While some students may spend more time at the TECH Center than at home, they shouldn’t treat the study facility as if it’s their living room couch.
I’m totally going clubbing tonight – but I’m not going to Shampoo or Woody’s. I’m heading to Temple’s most popular club, “Club TECH.” The first time I heard someone call the TECH Center this, I thought it was hysterical. But I’m not laughing anymore.
Some students take advantage of the TECH Center and treat it like an actual nightclub rather than a study facility. The stress of classes is enough to deal with; the environment we study in should not add to that.
One day, during peak afternoon hours at the TECH Center, I was lucky enough to land a Mac in the blue section. As I worked on whatever assignment was due within the hour, I got distracted by the train of people circling the room, waiting to pounce on an open computer. While watching the hawks waiting to swoop in on their prey, I noticed a guy a few computers down from me, sleeping. He wasn’t resting his eyes or having an excessively long blink – he was out cold.
School is exhausting, but how could anyone sleep with the guilt of hogging a precious Mac that houses necessities like Final Cut Pro and Photoshop?
“If a student is sleeping at a computer station, a manager will wake them up and say, ‘Hey, maybe you should take a rest outside,’” said Joe Williams, manager of system of operations at the TECH Center.
The chairs scattered throughout the TECH Center are a much more appropriate place to nap, not to mention much more comfortable. I would know, considering the hours of slumber they have given me.
I cannot decide which is worse: drooling on the keyboard or abusing the acceptable amount of time spent on Facebook in the labs. We all need a break while studying, but playing FarmVille in a public area is annoying and downright embarrassing.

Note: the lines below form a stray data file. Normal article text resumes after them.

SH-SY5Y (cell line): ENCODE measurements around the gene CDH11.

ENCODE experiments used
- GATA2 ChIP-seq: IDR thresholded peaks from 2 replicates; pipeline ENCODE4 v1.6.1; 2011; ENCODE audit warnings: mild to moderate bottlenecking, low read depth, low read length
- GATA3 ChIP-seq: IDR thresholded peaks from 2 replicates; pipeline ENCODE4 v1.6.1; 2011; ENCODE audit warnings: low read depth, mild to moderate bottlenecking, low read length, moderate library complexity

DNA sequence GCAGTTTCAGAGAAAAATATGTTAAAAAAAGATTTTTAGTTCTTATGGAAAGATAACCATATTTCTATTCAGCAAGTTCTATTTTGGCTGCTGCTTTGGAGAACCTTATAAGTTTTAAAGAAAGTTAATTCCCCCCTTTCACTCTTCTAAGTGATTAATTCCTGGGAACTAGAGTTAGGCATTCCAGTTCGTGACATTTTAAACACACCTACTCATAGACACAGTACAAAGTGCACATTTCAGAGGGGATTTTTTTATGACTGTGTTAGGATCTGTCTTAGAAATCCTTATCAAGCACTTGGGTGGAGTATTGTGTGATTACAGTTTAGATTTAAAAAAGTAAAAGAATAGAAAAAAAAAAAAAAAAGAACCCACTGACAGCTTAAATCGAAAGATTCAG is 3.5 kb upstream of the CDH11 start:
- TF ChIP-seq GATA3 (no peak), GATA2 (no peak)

“I hate it when people are at the TECH Center using a computer but are only using Facebook,” junior art major Kate Coxx said. “They are just taking up space.”
There is an Internet lounge that is pretty hard to miss, considering you have to walk past it to get to any other computer. These computers are dedicated to providing the Internet. Please realize this. and help them with their mission, or at least think of those who need to print.
“It is always hard to tell if a student is actually working, and we try to enforce common courtesy with the signs and automated recordings,” said Gene Mayro, the director of the TECH Center. “Students come to us saying they need a computer, and we do our best to get one for them. Always let a manager or a student-consultant know if there is an issue.”
At least one manager is available at all times, but students who are trying to focus shouldn’t have to depend on watchdog managers to calm the wildness that sometimes ensues after dark at the TECH Center.
“This computer lab was designed to house collaborative work, within reason of course,” Williams said.
Some people do not understand “within reason” and feel the need to raise their voices beyond the level an iPod can drone out.
“It is always so crowded and noisy,” Rana Shenawi, a sophomore art major, said. “It is too much of a hassle to go to the TECH Center.”
“People will be people, and some of them are always just going to do what they want,” Williams added.
What needs the most improvement at the TECH Center is the maturity level of some students. So, while we wait for some of our peers to grow up, don’t be afraid to be a bit of a tattletale and let a TECH worker know someone is boiling your blood.
Samantha Krotzer can be reached at firstname.lastname@example.org.